Brazil’s swap rates declined to a two-month low as comments from central bank director Luiz Awazu Pereira added to speculation that further increases in borrowing costs will be limited.
Swap rates on contracts maturing in April 2016 fell four basis points, or 0.04 percentage point, to 11.96 percent at the close of trade in Sao Paulo, the lowest level since Feb. 27. The real declined less than 0.1 percent to 2.2149 per dollar.
Brazil “took early and sizable action on monetary policy to address domestic inflationary pressure,” Awazu said today at an event in Paris. To curb price increases, the central bank has lifted the target lending rate to 11 percent from a record low 7.25 percent since April 2013 in the longest stretch of increases among major economies.
“Awazu signaled the rate-hike cycle may be almost done as policy makers continue to highlight” steps taken to contain inflation, Eduardo Saurez, a Latin America foreign-exchange strategist at Bank of Nova Scotia, said in an e-mailed research note to clients.
Economists in a central bank survey published yesterday lowered their median forecast for inflation in 2014 to 6.39 percent from 6.50 percent a week earlier. They lifted their economic growth estimate to 1.69 percent from 1.63 percent.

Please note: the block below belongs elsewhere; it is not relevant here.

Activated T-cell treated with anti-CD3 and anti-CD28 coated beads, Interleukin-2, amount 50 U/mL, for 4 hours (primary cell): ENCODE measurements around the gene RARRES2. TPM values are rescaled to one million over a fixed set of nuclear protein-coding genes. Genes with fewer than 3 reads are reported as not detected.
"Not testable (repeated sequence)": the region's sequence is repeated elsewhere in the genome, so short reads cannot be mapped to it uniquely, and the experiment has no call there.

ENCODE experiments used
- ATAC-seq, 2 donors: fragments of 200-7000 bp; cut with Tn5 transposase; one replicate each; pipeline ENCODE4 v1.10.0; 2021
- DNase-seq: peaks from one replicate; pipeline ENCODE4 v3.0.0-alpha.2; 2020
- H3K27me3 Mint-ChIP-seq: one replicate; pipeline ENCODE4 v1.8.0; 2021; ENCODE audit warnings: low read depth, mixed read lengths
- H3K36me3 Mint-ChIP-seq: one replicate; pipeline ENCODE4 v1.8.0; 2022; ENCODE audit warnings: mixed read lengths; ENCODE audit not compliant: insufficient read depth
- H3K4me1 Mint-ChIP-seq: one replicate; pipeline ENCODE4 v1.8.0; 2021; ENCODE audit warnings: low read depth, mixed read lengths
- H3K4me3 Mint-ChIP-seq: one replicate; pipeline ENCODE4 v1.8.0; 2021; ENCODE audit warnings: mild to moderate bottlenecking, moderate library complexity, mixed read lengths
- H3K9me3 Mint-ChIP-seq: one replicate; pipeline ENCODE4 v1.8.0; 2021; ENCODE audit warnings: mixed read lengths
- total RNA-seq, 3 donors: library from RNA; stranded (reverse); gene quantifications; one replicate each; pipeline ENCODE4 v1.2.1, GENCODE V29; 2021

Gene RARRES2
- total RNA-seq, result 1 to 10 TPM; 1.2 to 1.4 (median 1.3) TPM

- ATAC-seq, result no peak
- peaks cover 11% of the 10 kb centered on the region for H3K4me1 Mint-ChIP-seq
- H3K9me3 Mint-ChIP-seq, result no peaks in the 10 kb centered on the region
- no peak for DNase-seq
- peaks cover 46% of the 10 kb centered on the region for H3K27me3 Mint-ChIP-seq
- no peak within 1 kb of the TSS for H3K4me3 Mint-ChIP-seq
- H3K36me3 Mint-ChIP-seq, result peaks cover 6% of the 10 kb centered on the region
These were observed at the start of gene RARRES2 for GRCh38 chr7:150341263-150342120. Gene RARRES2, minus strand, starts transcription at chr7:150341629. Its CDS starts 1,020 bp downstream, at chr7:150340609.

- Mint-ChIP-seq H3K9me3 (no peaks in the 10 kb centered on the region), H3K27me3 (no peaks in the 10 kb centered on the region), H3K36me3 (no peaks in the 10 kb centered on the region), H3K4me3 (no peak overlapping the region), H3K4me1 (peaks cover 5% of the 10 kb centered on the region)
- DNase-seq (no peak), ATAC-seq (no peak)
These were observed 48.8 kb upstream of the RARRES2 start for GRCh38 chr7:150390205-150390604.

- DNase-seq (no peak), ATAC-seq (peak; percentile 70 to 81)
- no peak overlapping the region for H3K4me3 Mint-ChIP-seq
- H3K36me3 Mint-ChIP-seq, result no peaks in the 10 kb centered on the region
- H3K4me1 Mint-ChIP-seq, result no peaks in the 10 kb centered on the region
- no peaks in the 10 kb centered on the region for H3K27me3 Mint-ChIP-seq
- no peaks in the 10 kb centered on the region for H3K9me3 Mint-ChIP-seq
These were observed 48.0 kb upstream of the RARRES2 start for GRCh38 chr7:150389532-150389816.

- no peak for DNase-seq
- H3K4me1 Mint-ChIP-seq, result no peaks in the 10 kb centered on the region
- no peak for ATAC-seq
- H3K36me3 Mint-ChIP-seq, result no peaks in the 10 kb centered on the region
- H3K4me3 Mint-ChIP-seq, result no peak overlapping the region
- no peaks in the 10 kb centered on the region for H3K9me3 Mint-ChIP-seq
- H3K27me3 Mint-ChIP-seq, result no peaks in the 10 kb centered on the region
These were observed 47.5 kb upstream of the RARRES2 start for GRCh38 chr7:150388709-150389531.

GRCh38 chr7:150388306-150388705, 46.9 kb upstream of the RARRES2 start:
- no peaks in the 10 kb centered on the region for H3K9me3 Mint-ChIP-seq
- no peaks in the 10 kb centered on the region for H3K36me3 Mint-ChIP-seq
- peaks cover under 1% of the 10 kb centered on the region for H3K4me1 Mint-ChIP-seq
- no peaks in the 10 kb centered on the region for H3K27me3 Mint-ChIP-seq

The real has climbed 6.8 percent this year, partly on speculation President Dilma Rousseff will face a runoff in the October election after overseeing faltering growth.
Her support among voters slipped to 37 percent from 38 percent in April, a Datafolha survey published May 9 on Folha de Sao Paulo’s website indicated. To win in the first round, a candidate needs to have more than 50 percent support or attract more votes than the sum of those for every other candidate.
Brazil sold $198.3 million of foreign-exchange swaps today under a program announced in December to support the currency and limit import price increases. It also extended the maturity on contracts worth $247.6 million.
To contact the editors responsible for this story: Brendan Walsh at firstname.lastname@example.org Dennis Fitzgerald, Bradley Keoun